Knack came out of nowhere. This PS4 title is quite a bit different from what you'd expect for a launch title from Sony, but this makes it a standout in the large pile of upcoming next-gen games. As it stands right now, there's nothing else like Knack.
In Knack, humans and goblins used to live together in one world, in perfect harmony. But something went wrong somewhere, and now goblins have weapons and are attacking humans. One man has the answer to the situation: a little creature named Knack.
Knack is small, but he can bust things up to absorb their parts, called relics. This makes him grow. Mix the magnetic nuts and bolts attraction you'd find in Ratchet and Clank with the increased size and access of Katamari Damacy and you'd be on the right track.
These collected relics automatically attach and become part of Knack's body, making him not only bigger, but more complex. Each addition adds to his lifebar and abilities, but on the other hand, damage taken knocks off both available life and pieces of relics. He's most vulnerable when only a few pieces of relics are covering his core, so it's in the player's best interest to go looking for something else to bust up and collect.
This adventure title has Knack running around bashing both objects and enemies and collecting relics to grow in both size and power. Starting out, Knack is knee high at best. But it wasn't long before I had him towering over buildings in a city, able to knock them down with a single punch. He started with a low level of available health, but at his top size, which was about ten times his starting size, Knack was easily able to take down aircraft.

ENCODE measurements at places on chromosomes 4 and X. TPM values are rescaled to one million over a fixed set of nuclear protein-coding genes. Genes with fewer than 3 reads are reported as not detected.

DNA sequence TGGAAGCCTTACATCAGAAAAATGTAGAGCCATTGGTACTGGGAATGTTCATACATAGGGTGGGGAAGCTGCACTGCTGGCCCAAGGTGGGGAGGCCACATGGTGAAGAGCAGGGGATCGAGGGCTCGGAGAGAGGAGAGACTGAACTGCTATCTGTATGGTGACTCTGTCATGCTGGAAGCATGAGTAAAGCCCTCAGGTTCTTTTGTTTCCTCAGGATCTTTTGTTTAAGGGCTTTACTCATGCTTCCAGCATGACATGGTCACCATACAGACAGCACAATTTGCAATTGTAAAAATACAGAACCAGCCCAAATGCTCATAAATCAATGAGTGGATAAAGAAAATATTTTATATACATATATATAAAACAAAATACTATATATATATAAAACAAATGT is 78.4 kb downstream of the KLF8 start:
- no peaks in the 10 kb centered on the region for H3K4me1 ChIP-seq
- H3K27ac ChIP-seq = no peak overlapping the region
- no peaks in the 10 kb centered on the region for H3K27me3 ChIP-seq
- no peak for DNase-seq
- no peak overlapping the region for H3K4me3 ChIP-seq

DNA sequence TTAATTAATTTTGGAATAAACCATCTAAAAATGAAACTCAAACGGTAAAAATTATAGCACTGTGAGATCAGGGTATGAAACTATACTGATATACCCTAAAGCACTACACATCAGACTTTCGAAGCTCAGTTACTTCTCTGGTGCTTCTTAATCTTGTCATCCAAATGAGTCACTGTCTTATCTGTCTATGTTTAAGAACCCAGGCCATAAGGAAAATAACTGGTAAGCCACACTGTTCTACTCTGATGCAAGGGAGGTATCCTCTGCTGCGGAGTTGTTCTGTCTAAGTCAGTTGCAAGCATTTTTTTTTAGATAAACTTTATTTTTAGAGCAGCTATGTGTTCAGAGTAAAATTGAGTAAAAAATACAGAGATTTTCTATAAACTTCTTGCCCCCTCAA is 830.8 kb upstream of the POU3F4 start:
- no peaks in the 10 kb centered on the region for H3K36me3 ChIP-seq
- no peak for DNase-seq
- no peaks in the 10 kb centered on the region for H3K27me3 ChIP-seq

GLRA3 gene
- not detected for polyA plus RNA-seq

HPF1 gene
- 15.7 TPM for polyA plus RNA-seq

Movement and combat in Knack are simple as it is designed to be accessible, meaning that a kid could pick this title up and enjoy it. Knack can jump and punch, as you'd expect from an adventure game. And while it lacks a blocking button, using the right analog stick allows dash-type dodging. Tapping circle opens up the ability to pick from a few special moves, all of which are pretty flashy graphically. One had Knack sending all of his relic pieces out from his body into enemies to destroy them, for example. The PS4 had no problem sending countless little fragments out and about; it looks really slick.
It didn't just look nice, though. I'm pleased to say that Knack's control felt tight and focused. Both platforming and combat came through beautifully, showing the polish put in benefitted both the visuals and the gameplay. It may be a game built for accessibility and mass appeal, but any well-versed gamer will appreciate how nicely it controls.
Knack's world won't wow you as design goes, though it does look nice with the PS4 supplying fancy particle effects and other touches. I ran around in a city as both small and big Knack, letting me appreciate how the game gradually toys with scale to make you feel more powerful as you grow. I went from climbing up objects to access roof tops to towering over them.
Knack showed off some morphing skills in a later segment that had him sneaking around inside a building. By pressing Triangle I was able to change forms, turning into stealth Knack. This let me walk through laser fields unharmed, and had it so that I was small enough to walk through air ducts. Some relics give Knack new powers. An ice cave stage had Knack sliding around on surfaces. He was able to break up ice formations to draw them in like he would relics.
If you're looking for a graphical showcase title for PS4, Knack might not be your first choice. That said, it does look very nice with its sharp textures and clean looks. There are tons of little bits moving about the screen at any time, and it's clear that the PS4's graphical muscle is flexing here under to hood to make this so. Between these objects and the particle effects, there's still plenty to be impressed with. Knack is colorful and detailed, giving it an animated movie kind of look.
Overall, while you might not expect Knack to knock your socks off, you should expect a nicely crafted adventure with excellent controls and plenty of charm.